#meta: group curation, notes & history, etc

This topic contains 2 replies, has 2 voices, and was last updated by  PopeBeanie 1 year, 1 month ago.

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    This topic will be most uninteresting!

    If I could hide it easily, I would.

    For the sake of editorial transparency, I’m just documenting here how I exercise my stated Consciousness group policy to edit and curate posts and/or topics when I feel it furthers the interest of the group, and furthers the group’s usefulness as a resource to non-group members, even including non-AtheistZone members who are discovering posts here via (e.g.) internet search engines.

    Any posts you see below were most likely moved here, by myself or an admin, from a different topic.



    Sorry. Forgot to put quotes around the Wittgenstein quote. The very last paragraph is me not he.


    PopeBeanie edit: I fixed it (post #24552).

    • This reply was modified 1 year, 3 months ago by  PopeBeanie.
    • This reply was modified 1 year, 3 months ago by  PopeBeanie.
    • This reply was modified 11 months, 1 week ago by  PopeBeanie. Reason: Edited and moved this comment about it to #meta topic

    PopeBeanie note, 15 Jan 2020: I moved the post below to this topic, from the topic blah blah, because I realized how rambling it was, and because I wrote a better — or at least a shorter — reply to Unseen.

    […] so if one of these Turing-humans gave you art and it was good enough to be bought and sold on the fine art market, would that necessarily imply a consciousness generating it? And why (whatever your answer is)?

    Remember, my concern is whether this being is having experiences, because I think that is what consciousness is […]

    [Pardners, I’m calling this here paragraph somewhat of a repeat of earlier remarks, a temporary zooming out from our primary focus on Unseen’s questions, and maybe a meta-note. I’m thinking about how to think and how to describe thinking. But most significantly, I think I know a lot about consciousness, especially my own, and yet there still comes a lesser or higher understanding of it, practically every day.]

    Still zoomed out wrt your questions, but focusing on topic “Defining Consciousness”:  Today’s revelation (for me) is a deeper confirmation I feel that defining consciousness is much easier than defining experience. I’ll take the liberty of positing that there is no hard problem of consciousness, but there is a hard problem of experience, also referred to often as qualia.

    Per wikipedia (which looks reasonable to me):

    In philosophy and certain models of psychology, qualia (/ˈkwɑːliə/ or /ˈkweɪliə/; singular form: quale) are defined to be individual instances of subjective, conscious experience.

    Focusing on qualia can become fruitless in light of how, as a word, it’s abused almost as much as the word quantum, but I don’t know of a more useful word atm. I will repeat that a living being’s consciousness itself can vary over wide range of depth and quantity of qualia, good feelings vs bad, sensed via senses or otherwise imagined, and blah blah I’ve said a million times already. Consciousness is NOT an all or nothing possession, but comprises various or few modes of various or few experiences. (Or qualia.)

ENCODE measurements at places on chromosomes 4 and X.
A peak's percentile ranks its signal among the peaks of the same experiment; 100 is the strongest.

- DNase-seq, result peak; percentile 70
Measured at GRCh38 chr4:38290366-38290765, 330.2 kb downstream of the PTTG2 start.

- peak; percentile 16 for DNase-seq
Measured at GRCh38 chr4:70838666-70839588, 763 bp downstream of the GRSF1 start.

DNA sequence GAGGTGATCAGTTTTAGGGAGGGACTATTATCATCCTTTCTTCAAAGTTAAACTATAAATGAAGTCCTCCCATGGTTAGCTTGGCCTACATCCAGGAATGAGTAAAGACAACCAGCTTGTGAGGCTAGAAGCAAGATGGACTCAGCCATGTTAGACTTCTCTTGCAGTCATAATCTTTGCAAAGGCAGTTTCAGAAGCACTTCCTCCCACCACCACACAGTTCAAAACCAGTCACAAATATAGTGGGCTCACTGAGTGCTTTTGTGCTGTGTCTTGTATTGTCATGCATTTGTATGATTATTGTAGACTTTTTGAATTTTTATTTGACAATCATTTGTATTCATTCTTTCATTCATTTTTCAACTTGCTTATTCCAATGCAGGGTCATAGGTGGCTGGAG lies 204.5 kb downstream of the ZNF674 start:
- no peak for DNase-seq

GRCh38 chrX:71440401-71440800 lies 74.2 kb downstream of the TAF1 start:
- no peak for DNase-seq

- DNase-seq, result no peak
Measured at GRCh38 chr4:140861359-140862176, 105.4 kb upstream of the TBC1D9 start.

Now my attempt to answer your questions, but with our granular emphasis on whether qualia/experiences are the things that a being or machine can or can’t have. Answer upon quick reflection: As an armchair scientist, I don’t fricken even know if there can ever be an empirically verifiable answer! So next, onto philosophical suppositions… (where I admit, you might be able to enlighten us more?!).

    There is a relevant “rights” aspect to this discussion, which is the question of whether any experiences of any being or machine should be protected by law. E.g. where can we draw the line on what constitutes unlawful torture of another being or machine. I’m seriously considering that, if and when humans codify such lines into law, a priori assumption number one is that machines have no qualia, experiences, consciousness, and rights! This is the current default in law (as machines are not even mentioned), and in my currently preferred position. I’m open to future re-considerations. For example, how to approach consideration of the inevitable human-machine hybrids.

    States vary on what protection humans have rights to, most notably before birth, and near end of life. How or when can machines be presumed to be subject to the same such biological and mental test criteria?

    And the gray lines may never disappear. Each state defines where those gray lines are and who has the authority to arbitrate their enforcement. One reason (I feel) this is relevant to your question is because WE humans are currently the arbiters. We are still developing our definitions and suppositions, even if we’ll never be able to arrive at absolute, empirical certainty of where is the black and white vs the gray.

    I cannot yet decide on whether your question can ever have a final, ethically valid or empirically based answer. It may eternally comprise a mix of human opinions, varying across different domains of authority.

    • This reply was modified 4 months, 2 weeks ago by  PopeBeanie.
    • This reply was modified 4 months, 2 weeks ago by  PopeBeanie. Reason: see first paragraph for explanation
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